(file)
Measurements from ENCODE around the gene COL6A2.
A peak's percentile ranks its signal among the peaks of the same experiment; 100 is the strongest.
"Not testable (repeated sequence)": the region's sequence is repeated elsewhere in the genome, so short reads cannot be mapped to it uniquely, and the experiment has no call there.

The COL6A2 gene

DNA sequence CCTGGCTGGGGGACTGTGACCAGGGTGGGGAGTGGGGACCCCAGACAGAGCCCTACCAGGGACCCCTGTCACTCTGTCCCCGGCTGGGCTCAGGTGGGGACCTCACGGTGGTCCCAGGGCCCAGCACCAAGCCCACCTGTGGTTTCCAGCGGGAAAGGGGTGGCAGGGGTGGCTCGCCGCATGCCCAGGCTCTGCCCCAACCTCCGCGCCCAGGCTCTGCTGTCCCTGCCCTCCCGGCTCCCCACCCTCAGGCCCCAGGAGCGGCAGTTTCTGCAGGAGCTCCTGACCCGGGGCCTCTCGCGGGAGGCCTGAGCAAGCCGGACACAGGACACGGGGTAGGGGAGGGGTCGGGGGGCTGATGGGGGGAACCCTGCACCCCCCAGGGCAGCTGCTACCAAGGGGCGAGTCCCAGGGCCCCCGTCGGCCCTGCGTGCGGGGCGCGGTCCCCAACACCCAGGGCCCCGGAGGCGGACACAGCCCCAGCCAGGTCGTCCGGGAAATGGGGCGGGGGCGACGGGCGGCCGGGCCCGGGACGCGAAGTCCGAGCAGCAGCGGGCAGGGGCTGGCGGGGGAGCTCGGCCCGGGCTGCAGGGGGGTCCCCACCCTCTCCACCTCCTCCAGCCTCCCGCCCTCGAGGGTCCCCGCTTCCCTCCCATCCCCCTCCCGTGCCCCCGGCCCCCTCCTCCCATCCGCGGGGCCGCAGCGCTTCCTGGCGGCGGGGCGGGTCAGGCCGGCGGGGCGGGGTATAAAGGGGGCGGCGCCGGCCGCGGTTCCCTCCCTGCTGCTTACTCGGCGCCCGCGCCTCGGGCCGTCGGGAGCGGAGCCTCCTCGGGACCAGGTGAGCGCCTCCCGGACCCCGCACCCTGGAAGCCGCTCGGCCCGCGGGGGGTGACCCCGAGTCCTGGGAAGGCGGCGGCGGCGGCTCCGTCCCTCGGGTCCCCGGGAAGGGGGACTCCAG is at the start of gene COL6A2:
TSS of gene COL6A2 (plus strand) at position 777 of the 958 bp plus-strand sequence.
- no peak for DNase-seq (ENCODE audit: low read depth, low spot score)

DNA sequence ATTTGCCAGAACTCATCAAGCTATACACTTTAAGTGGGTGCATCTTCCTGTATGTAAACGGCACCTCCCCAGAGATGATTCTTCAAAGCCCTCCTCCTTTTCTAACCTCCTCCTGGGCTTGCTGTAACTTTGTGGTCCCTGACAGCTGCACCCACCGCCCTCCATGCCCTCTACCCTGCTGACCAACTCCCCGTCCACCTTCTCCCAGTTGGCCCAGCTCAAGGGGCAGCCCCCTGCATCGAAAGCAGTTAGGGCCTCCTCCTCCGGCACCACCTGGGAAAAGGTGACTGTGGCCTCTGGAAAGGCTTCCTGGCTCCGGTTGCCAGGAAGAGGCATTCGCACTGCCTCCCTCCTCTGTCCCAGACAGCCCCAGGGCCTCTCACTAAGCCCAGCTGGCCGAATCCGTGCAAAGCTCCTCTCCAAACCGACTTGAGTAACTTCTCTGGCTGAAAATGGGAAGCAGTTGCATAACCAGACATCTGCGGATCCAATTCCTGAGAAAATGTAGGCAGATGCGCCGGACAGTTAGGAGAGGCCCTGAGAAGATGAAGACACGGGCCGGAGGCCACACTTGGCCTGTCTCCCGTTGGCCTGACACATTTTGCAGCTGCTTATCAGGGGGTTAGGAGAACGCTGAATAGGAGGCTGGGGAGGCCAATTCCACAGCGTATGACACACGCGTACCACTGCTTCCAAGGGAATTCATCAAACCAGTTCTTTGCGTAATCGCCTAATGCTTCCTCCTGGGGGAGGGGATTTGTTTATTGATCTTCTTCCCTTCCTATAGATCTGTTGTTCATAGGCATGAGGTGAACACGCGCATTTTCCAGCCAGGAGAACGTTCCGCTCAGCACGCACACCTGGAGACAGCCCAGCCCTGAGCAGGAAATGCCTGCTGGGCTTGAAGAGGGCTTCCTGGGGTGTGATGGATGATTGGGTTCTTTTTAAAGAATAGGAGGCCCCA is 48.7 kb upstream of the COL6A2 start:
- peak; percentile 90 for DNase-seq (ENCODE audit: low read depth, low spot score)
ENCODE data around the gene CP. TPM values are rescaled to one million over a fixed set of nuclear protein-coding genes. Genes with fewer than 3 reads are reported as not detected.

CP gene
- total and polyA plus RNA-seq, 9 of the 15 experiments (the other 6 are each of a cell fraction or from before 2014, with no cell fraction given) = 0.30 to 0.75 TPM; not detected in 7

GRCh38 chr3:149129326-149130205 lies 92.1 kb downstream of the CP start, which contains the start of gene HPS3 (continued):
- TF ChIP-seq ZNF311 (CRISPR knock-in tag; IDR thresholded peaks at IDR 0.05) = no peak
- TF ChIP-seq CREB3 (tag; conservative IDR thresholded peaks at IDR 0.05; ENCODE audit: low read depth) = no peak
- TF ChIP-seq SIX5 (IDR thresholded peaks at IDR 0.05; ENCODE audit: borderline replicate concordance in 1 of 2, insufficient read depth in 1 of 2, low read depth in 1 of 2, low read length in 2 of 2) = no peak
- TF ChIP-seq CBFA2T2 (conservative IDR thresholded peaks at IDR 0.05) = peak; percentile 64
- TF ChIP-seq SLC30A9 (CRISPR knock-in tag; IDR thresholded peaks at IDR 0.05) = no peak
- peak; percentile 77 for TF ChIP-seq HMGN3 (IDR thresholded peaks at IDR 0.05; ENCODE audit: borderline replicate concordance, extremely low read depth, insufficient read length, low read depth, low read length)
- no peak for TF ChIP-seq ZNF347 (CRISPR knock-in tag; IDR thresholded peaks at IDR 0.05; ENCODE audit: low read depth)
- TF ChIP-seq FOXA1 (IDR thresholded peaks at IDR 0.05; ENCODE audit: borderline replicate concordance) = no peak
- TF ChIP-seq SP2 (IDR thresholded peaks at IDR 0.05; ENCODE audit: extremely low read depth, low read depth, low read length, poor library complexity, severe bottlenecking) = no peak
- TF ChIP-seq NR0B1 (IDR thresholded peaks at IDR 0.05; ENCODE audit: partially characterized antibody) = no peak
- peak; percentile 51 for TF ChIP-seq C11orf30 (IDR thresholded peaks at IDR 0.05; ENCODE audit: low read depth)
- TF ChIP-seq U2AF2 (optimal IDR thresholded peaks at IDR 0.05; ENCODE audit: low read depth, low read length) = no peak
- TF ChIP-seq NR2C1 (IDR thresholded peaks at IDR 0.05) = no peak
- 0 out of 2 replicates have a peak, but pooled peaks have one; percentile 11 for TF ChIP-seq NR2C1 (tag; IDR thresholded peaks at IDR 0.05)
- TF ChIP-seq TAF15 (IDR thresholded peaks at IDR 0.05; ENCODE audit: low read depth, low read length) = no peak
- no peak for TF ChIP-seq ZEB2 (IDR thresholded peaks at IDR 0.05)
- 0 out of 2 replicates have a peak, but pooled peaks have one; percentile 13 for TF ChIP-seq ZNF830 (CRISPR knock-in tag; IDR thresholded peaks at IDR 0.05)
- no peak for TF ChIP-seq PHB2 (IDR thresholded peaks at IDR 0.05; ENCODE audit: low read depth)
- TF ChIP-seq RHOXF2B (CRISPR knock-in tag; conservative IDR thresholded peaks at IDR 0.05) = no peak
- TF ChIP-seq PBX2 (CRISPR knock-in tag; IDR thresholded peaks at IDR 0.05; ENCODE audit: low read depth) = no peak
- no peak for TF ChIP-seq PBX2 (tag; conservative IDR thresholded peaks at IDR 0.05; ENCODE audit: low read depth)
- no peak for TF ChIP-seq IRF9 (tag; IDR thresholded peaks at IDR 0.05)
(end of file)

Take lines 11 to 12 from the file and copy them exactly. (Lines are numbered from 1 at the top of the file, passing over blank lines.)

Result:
CP gene
- total and polyA plus RNA-seq, 9 of the 15 experiments (the other 6 are each of a cell fraction or from before 2014, with no cell fraction given) = 0.30 to 0.75 TPM; not detected in 7